Warm, wet conditions this spring have created a super bounty of mushrooms in areas that were torched by wildfires in Stevens County last year. The harvest has drawn many commercial mushroom hunters from out of the area, creating temporary boomtown tent camps in some locations.
The Carpenter Ridge fire that consumed over 65,000 acres near the Fruitland and Hunters area last summer is now carpeted with morel mushrooms that has drawn hunters to the area. Much of the burned land is state and federally-owned, with pickers obtaining permits to harvest the government parcels. The Bureau of Land Management owns 23,000 acres in Stevens County and has issued 123 commercial picker permits to 258 pickers, according to BLM Public Affairs officer Jeff Clark. There are no limits to how many permits can be issued, said Clark, and up to three gallons a day can be picked for personal use.
The Washington Department of Natural Resources that manages 162,000 acres in Stevens County opted not to sell commercial mushroom picker permits this year, as DNR staffer Bob Redling said selling the permits doesn’t cover the administrative costs.
“We are not issuing commercial gathering permits for mushrooms this year in the northeast counties including the 162,000 acres managed by DNR in Steven sCounty. Note that about half of those 162,000 acres is agricultural and grazing land in the southern part of the county – not suitable for mushrooms,” said Redling. “We did not issue any permits last year either. At the current fee level, which is $150, the revenue to the agency from commercial permits is not sufficient to make up for the additional administrative work required to manage permits.”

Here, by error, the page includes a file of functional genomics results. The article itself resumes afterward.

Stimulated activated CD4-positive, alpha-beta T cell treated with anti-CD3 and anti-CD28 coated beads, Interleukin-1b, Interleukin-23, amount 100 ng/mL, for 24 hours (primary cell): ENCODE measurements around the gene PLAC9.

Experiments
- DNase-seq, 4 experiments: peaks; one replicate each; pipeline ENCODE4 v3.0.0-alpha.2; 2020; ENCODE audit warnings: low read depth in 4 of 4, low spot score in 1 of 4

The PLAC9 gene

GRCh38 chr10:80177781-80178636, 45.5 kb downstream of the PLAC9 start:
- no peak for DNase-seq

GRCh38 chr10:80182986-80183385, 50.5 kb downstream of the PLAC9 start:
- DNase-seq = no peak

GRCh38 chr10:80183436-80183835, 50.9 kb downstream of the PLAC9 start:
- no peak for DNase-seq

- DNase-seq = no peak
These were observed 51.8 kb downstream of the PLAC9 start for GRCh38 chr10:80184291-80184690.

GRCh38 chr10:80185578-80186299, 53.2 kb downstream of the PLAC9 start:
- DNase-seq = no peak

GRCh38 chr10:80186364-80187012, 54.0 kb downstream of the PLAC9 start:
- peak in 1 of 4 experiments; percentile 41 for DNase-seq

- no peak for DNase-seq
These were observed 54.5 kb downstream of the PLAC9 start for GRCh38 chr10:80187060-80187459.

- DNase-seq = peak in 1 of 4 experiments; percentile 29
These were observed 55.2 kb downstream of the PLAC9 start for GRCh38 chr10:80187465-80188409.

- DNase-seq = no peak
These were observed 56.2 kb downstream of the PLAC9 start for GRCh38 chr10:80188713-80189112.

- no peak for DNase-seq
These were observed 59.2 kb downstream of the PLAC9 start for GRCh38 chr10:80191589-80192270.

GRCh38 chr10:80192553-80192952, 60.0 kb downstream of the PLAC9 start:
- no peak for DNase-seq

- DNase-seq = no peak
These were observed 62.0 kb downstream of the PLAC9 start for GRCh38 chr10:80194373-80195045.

Redling said the state does allow the public to pick up to five gallons for personal use on DNR land without a permit.
Picker camps at Fruitland
The surge of both commercial and recreational mushroom pickers to the area created an overnight tent city near the Fruitland Service store, with upwards of 50 tents last week. However, rumors of a raid by Border Patrol at a picker camp near the Renner Lake fire area that arrested nine people caused many of the Fruitland pickers to clear out, said Curtis Pitt, who works at the Fruitland store.
Border Patrol Spokesman Jason Givens said Border Patrol did not raid a picking camp, but did arrest nine illegals at a gas station in Stevens County last week.
“Spokane Sector’s Colville Station arrested nine illegal immigrants in Stevens County; however, they were apprehended at a local gas station and not at a camp or on agricultural land,” said Givens.
The presence of the pickers at Fruitland was evident not only at the campsites near the store, but also by four portable toilets that were moved to accommodate campers; tents with sorting tables and scales; and camping-style meal preparation including unthawing steaks on pieces of plastic on the hood of a truck. The Fruitland Service store also has a larger selection of fresh fruits and vegetables and other special items to accommodate the influx of people buying from the store, said Pitt.
“We have a lot more fresh produce in right now because that’s what these folks like to eat and cook with,” said Pitt, who noted the store also sold more prepared food to pickers during the height of the tent city.
One of the pickers and buyers camping at Fruitland who goes by “Bule” said that the reduction of pickers on the Carpenter Ridge fire has been good for him and his crew, as the increasing activity was bringing down the wholesale prices of the morel mushrooms.
“A good picker can get a pound an hour out here but when there were a lot of pickers, the price dropped from $10 to $15 a pound down to $6,” he said. “It’s a very competitive market.”
By Jamie Henneman/The Independent Staff